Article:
NHL Notebook: Calgary Flames make Tyler Toffoli available for trade as exodus continues, Ontario Jr. B owner suspended two years for placing bounty on player, and more
Photo credit:Bob Frid-USA TODAY Sports
By Zach Laing2 months ago
The exodus of the Calgary Flames continues.
Early Thursday, Daily Faceoff’s Frank Seravalli reported that defenceman Noah Hanifin informed the team he wouldn’t be re-signing with the club when his contract is up after the 2023-24 season. Forwards Mikael Backlund and Elias Lindholm, also UFA’s after the coming campaign, are both leaning towards not wanting to re-up their contracts.
And then on Thursday afternoon, more news broke when Seravalli reported forward Tyler Toffoli had plans to not re-sign. Minutes later, Sportsnet’s Elliotte Friedman added to the report saying that the Flames had made Toffoli available for a trade.
Changes are undoubtedly abound for the Calgary Flames, as all the four players would return good hauls in the trade market. If the Flames are willing to look at trades for all these players through the lens of rebuild-style trades where the returns are draft picks and/or prospects, the retention of salary for any of these players could help improve the return.
Ontario Jr. B owner banned
The owner of the GOJHL London Nationals has been banned for two years after placing a bounty on a player from another team.
News broke Thursday evening that Paul Duarte was set suspended effective immediately from all Hockey Canada-sanctioned activities. The move was announced by the Ontario Hockey Federation, who said it received “allegations of violations of the federation’s harassment, abuse, bullying and misconduct policy and its code of conduct last November,” the London Free Press reported.
A third party investigator was retained by the federation, who’s board of directors received a report ahead of a discipline hearing.
The London Free Press, citing sources who spoke on the condition of anonymity due to fears of reprisal, alleged that “a bounty allegedly offered for a London player to target a skater on the Komoka Kings in the fall of 2021.”
Duarte has owned the Nationals since April 2020.
NHL removes specialty jerseys from warmups in 2023-24
The NHL has disallowed teams from donning specialty jerseys in per-game warmups for the 2023-24 season.
This past season, multiple controversies arose when players chose not to wear Pride jerseys in warmups. Ivan Provorov, then playing with the Philadelphia Flyers, was the first to sit out as San Jose Sharks goaltender James Reimer was the next. Brothers Eric and Marc Staal did the same, despite the former having worn a similar jersey with the Montreal Canadiens previously. The Chicago Blackhawks, Minnesota Wild and New York Rangers all changed course on plans for their players to wear Pride jerseys.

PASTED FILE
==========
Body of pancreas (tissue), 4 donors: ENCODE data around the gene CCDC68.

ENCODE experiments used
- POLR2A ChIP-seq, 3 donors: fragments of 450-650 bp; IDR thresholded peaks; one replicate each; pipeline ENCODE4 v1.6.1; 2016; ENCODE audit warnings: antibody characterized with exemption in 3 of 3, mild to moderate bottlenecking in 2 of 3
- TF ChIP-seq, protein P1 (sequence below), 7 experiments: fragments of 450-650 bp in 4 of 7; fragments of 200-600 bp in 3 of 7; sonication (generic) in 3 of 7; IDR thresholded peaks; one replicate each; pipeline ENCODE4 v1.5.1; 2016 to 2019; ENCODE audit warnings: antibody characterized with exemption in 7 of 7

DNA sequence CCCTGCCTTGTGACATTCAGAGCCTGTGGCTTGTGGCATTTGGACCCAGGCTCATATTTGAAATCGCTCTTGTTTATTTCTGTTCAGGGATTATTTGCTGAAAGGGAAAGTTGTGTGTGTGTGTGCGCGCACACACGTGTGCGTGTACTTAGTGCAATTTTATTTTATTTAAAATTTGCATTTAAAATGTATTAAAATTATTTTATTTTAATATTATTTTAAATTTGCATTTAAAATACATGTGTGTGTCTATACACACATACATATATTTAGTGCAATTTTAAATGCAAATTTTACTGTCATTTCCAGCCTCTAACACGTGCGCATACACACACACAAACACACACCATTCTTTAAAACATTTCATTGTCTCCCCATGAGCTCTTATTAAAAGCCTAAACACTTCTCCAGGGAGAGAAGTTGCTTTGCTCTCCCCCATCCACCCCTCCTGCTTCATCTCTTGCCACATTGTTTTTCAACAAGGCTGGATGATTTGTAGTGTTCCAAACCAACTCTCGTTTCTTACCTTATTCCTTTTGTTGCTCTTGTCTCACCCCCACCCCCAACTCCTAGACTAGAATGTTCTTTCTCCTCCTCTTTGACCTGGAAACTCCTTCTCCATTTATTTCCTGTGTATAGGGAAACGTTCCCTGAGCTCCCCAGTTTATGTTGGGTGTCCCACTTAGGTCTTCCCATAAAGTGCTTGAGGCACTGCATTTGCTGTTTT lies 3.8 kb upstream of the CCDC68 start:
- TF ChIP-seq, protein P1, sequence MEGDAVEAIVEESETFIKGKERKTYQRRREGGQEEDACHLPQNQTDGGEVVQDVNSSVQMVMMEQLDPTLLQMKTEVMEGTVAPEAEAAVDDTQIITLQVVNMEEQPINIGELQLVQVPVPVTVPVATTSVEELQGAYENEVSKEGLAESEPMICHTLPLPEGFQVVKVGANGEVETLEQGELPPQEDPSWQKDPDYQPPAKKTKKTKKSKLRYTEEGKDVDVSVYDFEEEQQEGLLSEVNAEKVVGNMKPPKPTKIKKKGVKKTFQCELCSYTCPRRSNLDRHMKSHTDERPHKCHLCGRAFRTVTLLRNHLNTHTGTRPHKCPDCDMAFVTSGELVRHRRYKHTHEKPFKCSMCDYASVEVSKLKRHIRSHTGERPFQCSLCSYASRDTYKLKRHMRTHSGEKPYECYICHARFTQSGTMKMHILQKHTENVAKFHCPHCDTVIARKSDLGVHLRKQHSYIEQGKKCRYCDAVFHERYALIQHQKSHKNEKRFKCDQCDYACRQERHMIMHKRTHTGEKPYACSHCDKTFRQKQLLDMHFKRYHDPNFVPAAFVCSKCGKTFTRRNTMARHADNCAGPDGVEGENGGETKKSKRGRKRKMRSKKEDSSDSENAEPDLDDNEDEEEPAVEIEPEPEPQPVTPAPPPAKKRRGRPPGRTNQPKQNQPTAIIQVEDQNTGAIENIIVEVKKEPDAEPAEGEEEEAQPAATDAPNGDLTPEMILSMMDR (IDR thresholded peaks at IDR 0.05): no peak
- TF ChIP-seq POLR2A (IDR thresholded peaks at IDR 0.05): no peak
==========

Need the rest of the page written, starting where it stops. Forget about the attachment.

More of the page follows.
Announced by commissioner Gary Bettman in an interview with Sportsnet’s Elliotte Friedman, he said the jerseys had become a “distraction.”
“I’ve suggested that it would be appropriate for clubs to not change jerseys in warmups because it’s become a distraction and taking away from the fact that all of our clubs, in some form or another, host nights in honour of various groups or causes,” said Bettman, “and we’d rather they continue to get the appropriate attention that they deserve, and not be a distraction.”
Bettman added that when it comes to Pride jerseys, teams can still create them and auction them off for charity has they had done previously, but insisted the move insisted they weren’t dismissing LGBTQ+ fans.
“I agree that those are legitimate concerns, but in the final analysis, all of the efforts and emphasis on these various causes have been undermined by the distraction in terms of ‘which teams, which players’,” Bettman added. “This way, we’re keeping the focus on the game, and on these specialty nights, we’re going to be focused on the cause.”
The decision to blanket ban warmup jerseys also eliminates nights where teams wore jerseys on Hockey Fights Cancer nights, military appreciation nights, and St. Patrick’s Day, which saw a few teams don green jerseys.
For the Edmonton Oilers, it means they won’t be able to wear warmups jerseys for their Indigenous Celebration Night, as they have done in previous years.
Zach Laing is the Nation Network’s news director and senior columnist. He can be followed on Twitter at @zjlaing, or reached by email at email@example.com.
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